Since children with autism do not all learn in the same way, it is important to teach every lesson using sight, sound, and touch. Visual learners like to see what they are learning. Auditory learners prefer to hear oral instructions and then discuss what they have learned to solidify the material. Hands-on learners absorb knowledge best when they can touch and manipulate objects.
A magnetic white board with moveable letters works wonders for both kinesthetic and visual learners. Having the children say the word or letter out loud is important for auditory learners. Actively forming the letters in sand or rice, or tracing the shape of the letter on a textured surface like sandpaper or velvet, is another effective technique for some children. And allowing your child to choose his own favorite textured surface makes the activity that much more engaging.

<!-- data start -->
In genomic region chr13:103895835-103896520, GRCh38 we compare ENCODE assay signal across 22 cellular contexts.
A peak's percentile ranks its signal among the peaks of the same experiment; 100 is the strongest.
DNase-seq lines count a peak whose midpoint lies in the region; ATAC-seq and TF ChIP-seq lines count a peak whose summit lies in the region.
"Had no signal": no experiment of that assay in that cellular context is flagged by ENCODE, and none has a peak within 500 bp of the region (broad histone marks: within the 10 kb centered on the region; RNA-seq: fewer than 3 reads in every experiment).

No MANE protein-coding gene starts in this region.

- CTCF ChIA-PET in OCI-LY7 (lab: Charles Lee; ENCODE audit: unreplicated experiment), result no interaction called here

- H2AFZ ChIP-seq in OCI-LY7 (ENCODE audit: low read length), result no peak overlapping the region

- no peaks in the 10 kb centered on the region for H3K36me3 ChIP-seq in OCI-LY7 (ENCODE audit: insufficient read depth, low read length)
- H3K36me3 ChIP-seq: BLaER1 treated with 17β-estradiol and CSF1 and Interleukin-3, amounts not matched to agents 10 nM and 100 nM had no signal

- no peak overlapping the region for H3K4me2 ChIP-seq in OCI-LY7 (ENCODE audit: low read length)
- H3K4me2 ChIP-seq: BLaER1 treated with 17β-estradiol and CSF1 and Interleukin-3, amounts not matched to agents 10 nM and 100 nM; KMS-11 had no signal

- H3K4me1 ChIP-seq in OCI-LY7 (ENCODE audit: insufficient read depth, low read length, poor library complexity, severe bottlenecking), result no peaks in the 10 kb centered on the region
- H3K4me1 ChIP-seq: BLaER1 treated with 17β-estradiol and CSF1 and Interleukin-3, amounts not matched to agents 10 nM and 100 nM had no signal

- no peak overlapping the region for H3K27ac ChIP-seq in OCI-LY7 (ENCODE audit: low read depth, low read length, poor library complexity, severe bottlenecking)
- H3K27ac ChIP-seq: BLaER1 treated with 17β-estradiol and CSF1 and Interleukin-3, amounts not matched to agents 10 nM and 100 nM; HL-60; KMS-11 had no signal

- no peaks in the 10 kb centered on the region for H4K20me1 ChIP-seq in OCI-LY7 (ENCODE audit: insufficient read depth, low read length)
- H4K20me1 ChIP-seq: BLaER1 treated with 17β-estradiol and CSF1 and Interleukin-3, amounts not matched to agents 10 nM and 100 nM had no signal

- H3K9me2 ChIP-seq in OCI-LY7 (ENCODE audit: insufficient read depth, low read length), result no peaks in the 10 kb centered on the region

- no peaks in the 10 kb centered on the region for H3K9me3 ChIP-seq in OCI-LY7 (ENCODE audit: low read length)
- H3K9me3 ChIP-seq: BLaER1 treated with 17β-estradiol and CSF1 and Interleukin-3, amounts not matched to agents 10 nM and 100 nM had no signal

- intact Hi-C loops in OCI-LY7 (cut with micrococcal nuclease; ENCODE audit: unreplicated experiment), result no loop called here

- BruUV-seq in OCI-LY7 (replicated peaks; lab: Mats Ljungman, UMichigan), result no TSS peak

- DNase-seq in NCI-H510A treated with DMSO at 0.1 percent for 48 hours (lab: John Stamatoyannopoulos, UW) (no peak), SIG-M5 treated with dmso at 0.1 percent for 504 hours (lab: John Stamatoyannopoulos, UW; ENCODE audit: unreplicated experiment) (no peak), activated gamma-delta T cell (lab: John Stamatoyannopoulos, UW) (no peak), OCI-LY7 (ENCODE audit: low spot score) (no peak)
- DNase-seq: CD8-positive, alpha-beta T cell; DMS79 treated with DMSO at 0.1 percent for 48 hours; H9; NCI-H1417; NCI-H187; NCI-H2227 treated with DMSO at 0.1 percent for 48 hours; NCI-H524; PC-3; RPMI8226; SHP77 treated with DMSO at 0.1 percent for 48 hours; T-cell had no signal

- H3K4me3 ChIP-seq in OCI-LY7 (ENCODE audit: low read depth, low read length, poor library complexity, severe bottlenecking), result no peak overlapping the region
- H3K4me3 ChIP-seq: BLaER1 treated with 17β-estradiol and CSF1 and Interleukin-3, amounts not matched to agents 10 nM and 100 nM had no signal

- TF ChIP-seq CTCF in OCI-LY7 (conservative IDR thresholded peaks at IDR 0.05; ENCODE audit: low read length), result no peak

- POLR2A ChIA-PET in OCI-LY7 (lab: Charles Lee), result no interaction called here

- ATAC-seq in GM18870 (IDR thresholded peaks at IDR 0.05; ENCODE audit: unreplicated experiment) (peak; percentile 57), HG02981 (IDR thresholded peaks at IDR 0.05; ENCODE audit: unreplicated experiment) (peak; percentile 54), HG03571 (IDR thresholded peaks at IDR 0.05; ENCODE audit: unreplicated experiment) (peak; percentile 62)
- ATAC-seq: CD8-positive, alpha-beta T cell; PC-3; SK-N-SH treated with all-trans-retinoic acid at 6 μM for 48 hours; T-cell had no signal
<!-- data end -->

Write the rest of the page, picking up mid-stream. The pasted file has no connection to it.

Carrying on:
Since many autistic children also have difficulty with fine motor control and need easy, simple, and repeated activities to help them develop this skill, these types of kinesthetic exercises will help in this area, too.
5. Provide Concrete Examples
Children with autism often have difficulty processing abstract ideas. Color-coded letter tiles provide concrete examples of reading and spelling concepts.
Also, many autistic children cannot process excessive verbal input. Demonstrating blending and segmenting using letter tiles allows the child to understand the process without being overwhelmed with long verbal explanations.
6. Reward Your Child’s Progress
It is important to make the lessons mastery-based and to include a visual way for your child to mark her progress, such as a chart where she can paste stars for each lesson learned.
And don’t forget to use words of encouragement every step of the way. Simple encouragement like “Good job!” or “You did great!” or “Excellent!” goes a long way toward building confidence and self-esteem in children, motivating them to keep learning.
Marie Rippel is the author of the award-winning All About Spelling and All About Reading programs. Sign up for her newsletter for more helpful articles on teaching reading and spelling (http://info.allaboutlearningpress.com/newsletter).